Siblings Are Often Forgotten

We talk a lot about how people who suffer from inflammatory bowel disease (Crohn’s Disease and ulcerative colitis) need support. We also talk about how caregivers of those who suffer from IBD, or any other type of chronic illness, need support and TLC of their own.

The impact UC has on siblings

But, what is rarely ever talked about is the impact this disease can have on siblings. Given the average age of onset for IBD is between 15-35, it is obvious that there are many young people who are diagnosed. The age of diagnosis seems to get younger and younger with time but I am not sure if that is due to better diagnostic tools, increased education, or some other external factor. Regardless of the reason, there are many children and young adults who suffer from a debilitating disease like Crohn’s Disease or ulcerative colitis.

Watching anyone you love suffer is difficult. But for a young person, watching a sibling, someone who is around your age who isn’t “supposed” to get a serious illness, go through such physical and emotional turmoil can shake someone to their very core.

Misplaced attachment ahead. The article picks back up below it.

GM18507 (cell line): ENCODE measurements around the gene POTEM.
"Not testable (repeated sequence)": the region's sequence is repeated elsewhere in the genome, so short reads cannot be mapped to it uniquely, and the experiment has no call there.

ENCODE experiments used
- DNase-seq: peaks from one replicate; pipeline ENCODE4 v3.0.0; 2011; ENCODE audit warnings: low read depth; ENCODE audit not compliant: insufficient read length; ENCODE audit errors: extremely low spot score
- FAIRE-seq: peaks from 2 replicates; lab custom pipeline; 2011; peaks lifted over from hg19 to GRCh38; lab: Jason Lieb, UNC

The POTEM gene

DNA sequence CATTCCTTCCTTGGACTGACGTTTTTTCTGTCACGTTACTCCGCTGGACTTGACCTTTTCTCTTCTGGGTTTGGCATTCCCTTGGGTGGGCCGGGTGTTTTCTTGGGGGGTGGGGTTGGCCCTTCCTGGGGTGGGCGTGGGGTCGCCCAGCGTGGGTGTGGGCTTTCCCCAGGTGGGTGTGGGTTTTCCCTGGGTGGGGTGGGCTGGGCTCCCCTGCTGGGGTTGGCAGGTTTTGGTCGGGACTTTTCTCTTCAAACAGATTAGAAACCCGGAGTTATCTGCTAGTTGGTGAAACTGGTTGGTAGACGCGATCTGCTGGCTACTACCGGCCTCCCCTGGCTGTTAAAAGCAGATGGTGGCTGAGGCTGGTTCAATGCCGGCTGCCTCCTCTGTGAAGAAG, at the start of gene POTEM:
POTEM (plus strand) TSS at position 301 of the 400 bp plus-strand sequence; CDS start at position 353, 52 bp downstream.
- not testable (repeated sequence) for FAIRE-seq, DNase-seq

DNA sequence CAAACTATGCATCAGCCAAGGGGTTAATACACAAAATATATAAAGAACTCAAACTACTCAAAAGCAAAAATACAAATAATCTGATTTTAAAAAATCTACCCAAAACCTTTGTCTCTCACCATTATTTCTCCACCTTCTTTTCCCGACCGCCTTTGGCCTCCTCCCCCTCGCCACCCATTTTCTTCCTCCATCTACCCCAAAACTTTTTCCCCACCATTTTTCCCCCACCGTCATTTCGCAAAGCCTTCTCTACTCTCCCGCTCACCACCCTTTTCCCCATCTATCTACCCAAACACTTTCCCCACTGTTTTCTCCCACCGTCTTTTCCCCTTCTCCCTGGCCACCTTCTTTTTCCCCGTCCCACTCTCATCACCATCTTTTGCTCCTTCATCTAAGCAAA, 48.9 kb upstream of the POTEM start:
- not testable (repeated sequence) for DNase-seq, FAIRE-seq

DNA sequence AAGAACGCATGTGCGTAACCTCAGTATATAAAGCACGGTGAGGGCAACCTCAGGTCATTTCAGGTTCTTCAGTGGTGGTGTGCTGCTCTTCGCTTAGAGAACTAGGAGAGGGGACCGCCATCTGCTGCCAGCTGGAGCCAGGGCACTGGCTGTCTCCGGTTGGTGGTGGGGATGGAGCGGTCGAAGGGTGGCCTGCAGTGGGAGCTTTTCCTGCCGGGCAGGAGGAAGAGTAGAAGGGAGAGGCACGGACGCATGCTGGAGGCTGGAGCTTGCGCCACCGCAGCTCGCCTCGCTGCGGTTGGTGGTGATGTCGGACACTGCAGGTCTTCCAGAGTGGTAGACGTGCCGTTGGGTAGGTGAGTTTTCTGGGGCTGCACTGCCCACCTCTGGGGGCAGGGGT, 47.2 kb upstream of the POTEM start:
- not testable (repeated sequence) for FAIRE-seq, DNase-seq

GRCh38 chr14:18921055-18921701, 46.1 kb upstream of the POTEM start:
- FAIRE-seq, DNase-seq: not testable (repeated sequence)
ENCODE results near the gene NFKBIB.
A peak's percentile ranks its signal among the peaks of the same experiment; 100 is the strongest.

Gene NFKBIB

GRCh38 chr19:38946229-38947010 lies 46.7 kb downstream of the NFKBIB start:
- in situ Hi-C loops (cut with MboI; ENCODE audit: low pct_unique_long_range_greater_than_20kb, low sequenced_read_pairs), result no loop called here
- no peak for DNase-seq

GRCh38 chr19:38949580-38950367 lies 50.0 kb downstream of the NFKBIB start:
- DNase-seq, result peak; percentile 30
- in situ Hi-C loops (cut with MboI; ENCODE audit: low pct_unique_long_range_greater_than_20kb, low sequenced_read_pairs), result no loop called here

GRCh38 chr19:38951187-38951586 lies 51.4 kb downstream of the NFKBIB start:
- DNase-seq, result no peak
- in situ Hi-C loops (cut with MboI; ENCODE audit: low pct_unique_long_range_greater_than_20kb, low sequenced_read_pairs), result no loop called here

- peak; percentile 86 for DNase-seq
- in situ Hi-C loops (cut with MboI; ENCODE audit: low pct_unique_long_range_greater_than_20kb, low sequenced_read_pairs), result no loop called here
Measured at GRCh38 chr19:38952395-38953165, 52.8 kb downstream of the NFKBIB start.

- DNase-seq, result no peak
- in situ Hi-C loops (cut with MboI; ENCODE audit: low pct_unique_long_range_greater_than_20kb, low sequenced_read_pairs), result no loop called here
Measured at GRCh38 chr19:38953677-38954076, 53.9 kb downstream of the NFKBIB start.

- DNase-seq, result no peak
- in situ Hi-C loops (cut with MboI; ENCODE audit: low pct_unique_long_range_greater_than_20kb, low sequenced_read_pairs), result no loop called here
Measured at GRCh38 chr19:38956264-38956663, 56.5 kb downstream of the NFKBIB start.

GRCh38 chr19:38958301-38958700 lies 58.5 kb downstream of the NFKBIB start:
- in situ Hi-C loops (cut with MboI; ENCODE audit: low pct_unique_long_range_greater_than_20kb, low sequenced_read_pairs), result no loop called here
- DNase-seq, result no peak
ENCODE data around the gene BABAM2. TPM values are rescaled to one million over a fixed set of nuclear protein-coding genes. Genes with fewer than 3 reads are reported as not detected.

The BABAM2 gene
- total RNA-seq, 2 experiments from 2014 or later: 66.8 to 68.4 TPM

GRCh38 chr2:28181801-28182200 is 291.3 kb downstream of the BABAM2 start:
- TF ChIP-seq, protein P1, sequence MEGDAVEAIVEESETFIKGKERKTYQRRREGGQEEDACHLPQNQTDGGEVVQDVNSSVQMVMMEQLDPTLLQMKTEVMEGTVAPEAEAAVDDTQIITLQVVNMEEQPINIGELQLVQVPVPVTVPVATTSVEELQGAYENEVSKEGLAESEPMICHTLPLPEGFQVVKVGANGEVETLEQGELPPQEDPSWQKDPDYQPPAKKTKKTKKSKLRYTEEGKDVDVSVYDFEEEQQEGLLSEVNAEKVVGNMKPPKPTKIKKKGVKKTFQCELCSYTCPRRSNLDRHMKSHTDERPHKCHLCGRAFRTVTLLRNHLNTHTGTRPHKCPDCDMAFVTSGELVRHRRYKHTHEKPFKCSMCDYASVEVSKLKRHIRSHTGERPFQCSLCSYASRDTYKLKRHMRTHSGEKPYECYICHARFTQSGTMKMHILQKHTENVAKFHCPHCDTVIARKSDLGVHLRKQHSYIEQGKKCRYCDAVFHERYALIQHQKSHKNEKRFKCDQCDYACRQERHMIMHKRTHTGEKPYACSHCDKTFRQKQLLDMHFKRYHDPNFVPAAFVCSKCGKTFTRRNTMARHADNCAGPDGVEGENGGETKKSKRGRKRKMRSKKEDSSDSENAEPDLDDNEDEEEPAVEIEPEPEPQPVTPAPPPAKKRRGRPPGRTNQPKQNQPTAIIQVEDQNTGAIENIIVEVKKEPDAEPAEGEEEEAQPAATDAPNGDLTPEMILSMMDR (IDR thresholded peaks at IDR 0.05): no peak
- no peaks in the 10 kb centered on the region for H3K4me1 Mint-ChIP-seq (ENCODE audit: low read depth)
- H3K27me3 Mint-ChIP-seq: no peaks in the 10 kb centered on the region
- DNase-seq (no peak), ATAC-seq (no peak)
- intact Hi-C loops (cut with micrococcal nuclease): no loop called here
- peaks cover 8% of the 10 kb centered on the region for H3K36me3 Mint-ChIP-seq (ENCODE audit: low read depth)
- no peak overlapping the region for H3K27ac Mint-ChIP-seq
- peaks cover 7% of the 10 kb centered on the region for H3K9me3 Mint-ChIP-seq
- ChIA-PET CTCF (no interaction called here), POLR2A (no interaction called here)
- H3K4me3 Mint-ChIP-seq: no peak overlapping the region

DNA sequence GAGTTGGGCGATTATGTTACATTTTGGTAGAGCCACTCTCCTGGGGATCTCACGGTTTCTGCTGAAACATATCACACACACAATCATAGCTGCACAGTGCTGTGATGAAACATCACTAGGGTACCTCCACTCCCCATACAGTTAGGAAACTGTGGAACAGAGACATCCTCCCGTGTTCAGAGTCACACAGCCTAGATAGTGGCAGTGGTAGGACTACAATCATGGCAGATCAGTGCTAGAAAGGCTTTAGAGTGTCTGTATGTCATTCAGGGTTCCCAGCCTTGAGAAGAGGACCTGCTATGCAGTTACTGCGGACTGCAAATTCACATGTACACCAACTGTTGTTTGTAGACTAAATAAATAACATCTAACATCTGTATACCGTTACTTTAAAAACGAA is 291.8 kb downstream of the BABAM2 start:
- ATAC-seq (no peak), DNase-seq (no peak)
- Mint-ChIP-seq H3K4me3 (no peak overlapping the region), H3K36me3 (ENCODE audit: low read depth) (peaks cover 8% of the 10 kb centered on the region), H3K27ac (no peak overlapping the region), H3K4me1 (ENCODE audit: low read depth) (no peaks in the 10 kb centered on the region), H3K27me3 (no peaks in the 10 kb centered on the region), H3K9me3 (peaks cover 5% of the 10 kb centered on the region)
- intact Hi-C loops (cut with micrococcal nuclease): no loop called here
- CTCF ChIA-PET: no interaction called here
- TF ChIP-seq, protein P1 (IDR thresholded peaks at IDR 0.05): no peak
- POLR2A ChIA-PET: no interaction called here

Hardships at home because of UC

Siblings are also often left out, especially if the person in the family impacted is being cared for by his/her parents. I know when I was at my worst, my parents would spend so much time taking care of me, driving me to a million different places and appointments, and it was my grandparents or a friend who would make sure my brother was taken care of. I also noticed when things would become very bad with me, my brother would spend a lot of time at a close friend’s house to escape the hardships going on at home.

Processing family emotions

This can cause a lot of emotional angst for anyone. On one hand, you rationally know that it isn’t your brother or sister’s fault that they are ill, but on the other, it is impeding on your life. My parents have had to cancel vacations because of my disease and while my brother was disappointed, he never outwardly blamed me. It is difficult to figure out how to process these emotions. There is also the same helpless feeling that caregivers have. The need to control other things in your life can severely increase since things may seem very unstable at home.

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IBD is a true family disease in every way imaginable. That is another reason why patients often struggle with such enormous guilt. While we need to provide patients and caregivers with an enormous amount of understanding, love and support… the same is true for siblings of those suffering. They need to be able to vent their frustrations in the same way we all do. They need to be able to share how they are feeling and learn how to cope with it as opposed to bottling it all up so they don’t make anyone feel badly. These emotions are real and can be life-changing for anyone.

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